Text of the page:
novelty cakes for kids that I make more fun than perfectionism. A request for a gluten free plain vanilla cake for an adult made me shiver with horror. I am not good at plain cakes, layer cakes or piping decorations. So I reverted to the novelty cakes idea.
It had to be a simple cake that could be made in the morning before heading down to the party in Geelong. A book. My dad thinks nothing of building a bookshelf to cover an entire wall. He once organised his books according to the Bliss system. He often holds passionate conversations about the books he has been reading. A book was perfect. I used the style of the spooky book in Annie Rigg's Birthday Cakes for Kids, but I wanted a book to suit my dad.
doughnuts I made him a few weeks back so much that I decided to make some mini jam doughnuts for him. I made the dough and let it rise during the week, froze it and took it from the freezer before going to bed on the evening before the party.
In the morning (after a cold shower because our hot water had broken down) I baked the doughnuts, dipped them in butter and sugar and cinnamon. Then I used a squeezy bottle to fill them with jam. There was heaps of sweet food and lots leftover but I still felt it was nice for my dad to have doughnuts at his party. He is such a fan!
practiced the gluten free version of the white chocolate mudcake. On the day I made the big one (in a roasting tin because the lamington tin seemed too small) it wasn't quite cooked in the middle and cracked when I turned it out of the tin while warm. Arhg! In retrospect the sides of the cake weren't quite flat enough but I hate the idea of wasting cake by trimming it. I found a large silver cake board in House.
I made 2 batches of frosting as directed by Annie Rigg (A bit like 3 times this chocolate frosting and half this buttercream frosting.) I firstly spread chocolate frosting on top and on one long side. Then I carefully spread the buttercream around the remaining three sides. I ran a fork through the buttercream to resemble book pages. Then I piped chocolate frosting around the top and bottom edges and used a knife to smooth the top so the 'cover' overhung the 'pages' slightly and the bottom cover peeped out. I used melted white icing and a ziplock bag (with a tiny snip in a corner) to pipe the text and decoration.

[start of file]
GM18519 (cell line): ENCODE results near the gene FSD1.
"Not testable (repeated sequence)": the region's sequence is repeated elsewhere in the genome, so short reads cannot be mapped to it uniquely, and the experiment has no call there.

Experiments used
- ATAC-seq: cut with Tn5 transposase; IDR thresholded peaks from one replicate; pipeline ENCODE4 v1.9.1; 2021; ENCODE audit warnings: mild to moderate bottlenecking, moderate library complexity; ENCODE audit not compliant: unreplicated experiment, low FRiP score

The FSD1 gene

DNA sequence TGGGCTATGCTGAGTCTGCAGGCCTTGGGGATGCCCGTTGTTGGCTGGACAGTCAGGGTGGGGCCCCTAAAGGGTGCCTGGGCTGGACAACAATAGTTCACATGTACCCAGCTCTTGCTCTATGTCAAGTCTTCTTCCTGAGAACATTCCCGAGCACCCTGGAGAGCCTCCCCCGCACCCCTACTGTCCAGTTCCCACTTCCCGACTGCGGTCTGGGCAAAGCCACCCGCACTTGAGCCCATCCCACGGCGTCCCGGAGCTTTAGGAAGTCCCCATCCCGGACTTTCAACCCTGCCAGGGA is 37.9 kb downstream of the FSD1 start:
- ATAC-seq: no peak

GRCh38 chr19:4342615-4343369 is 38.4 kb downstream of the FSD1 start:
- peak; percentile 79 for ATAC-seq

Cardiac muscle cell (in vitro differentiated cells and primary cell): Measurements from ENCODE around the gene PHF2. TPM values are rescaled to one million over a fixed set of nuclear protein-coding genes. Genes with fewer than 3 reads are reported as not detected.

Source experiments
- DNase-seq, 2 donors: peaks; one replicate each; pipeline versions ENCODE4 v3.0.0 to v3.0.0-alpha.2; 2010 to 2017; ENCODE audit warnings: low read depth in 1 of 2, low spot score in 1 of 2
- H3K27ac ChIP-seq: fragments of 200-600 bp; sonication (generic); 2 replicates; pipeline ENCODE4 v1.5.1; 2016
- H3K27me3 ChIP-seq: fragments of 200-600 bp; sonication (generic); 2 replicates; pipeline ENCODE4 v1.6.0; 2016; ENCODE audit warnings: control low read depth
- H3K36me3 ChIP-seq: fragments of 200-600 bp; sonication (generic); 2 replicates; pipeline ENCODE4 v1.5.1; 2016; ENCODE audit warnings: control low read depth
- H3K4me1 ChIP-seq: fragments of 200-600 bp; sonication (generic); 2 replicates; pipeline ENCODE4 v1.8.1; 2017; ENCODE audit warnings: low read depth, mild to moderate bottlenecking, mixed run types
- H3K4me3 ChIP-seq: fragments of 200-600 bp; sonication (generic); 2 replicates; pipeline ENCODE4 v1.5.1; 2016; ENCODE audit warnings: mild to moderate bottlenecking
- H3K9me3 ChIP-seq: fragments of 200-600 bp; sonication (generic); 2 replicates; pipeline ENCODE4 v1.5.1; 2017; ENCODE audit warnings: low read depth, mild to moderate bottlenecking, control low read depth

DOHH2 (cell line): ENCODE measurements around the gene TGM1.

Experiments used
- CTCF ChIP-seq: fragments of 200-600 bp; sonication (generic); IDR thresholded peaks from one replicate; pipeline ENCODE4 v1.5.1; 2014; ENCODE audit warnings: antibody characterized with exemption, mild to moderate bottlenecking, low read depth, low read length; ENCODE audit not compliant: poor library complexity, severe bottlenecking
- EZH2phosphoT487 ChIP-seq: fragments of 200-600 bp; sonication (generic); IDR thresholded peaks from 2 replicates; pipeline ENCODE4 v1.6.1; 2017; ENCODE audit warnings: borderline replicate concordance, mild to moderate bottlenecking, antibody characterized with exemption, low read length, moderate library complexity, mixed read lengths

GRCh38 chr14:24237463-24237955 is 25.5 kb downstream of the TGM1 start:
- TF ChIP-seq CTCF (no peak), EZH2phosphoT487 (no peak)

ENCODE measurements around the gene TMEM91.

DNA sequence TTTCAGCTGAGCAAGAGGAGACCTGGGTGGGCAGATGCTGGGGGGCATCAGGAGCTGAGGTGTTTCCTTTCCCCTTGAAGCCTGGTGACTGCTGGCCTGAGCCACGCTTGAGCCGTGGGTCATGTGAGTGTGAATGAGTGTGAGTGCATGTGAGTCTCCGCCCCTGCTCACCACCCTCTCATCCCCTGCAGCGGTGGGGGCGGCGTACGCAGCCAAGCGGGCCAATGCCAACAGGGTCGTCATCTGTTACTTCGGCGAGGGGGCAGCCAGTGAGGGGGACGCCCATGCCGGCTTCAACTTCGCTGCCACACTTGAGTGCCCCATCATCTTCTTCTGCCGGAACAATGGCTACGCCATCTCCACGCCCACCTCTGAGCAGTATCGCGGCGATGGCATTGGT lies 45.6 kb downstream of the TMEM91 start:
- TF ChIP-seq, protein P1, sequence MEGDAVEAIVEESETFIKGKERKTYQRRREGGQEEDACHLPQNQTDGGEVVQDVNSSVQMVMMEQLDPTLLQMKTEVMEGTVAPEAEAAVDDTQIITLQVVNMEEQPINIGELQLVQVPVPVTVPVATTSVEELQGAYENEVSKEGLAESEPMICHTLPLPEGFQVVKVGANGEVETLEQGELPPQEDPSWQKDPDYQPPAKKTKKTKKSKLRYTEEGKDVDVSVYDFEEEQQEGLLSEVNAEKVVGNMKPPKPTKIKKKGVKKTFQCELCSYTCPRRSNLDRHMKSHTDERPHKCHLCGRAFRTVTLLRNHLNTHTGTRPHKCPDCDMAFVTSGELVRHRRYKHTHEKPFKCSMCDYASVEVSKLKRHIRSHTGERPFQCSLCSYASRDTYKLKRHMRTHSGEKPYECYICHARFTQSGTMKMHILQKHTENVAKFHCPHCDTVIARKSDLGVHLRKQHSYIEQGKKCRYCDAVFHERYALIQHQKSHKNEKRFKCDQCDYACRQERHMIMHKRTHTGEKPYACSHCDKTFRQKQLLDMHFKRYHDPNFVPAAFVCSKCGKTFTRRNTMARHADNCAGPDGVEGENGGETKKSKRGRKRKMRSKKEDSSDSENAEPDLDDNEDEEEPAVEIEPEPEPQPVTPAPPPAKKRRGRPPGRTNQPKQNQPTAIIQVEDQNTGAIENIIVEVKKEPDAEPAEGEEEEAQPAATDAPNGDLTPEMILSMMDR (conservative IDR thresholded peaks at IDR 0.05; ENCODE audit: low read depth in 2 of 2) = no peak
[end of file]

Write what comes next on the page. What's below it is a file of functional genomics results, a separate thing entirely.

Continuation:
The Getting of Wisdom. This early Twentieth Century novel by Henry Handel Richardson is an Australian classic that I studied at high school. The story is about the coming of age of a school girl in Melbourne who struggles with the tension between creative individuality and fitting in with her peers. However the sentiment of the title seems appropriate for any adult. And my dad is very wise. He can always be relied upon for advice, for handywork, for a story, for the right words, for a joke. He has even started learning to cook lately!
You might notice that the above and below photos have a slightly different text to the top photo. I wasn't happy with the last line of text not quite fitting on the cake. Then I found I could scrape off the white chocolate and use a knife to smooth over the chocolate frosting (sometimes with some extra frosting - I had heaps leftover) so I could start again.
A1 Bakery, put the cake in the boot of the car, hoping it would be ok by the time we got to my parents' house. It was. My mum (and rest of the family) had done an amazing job of preparing the house, the garden, the food, drinks and even ordering perfect sunny spring weather. My brother and friends and my niece played music in the backyard. My dad had a captive audience to tell some of his stories during the speech. Everyone had a great time.
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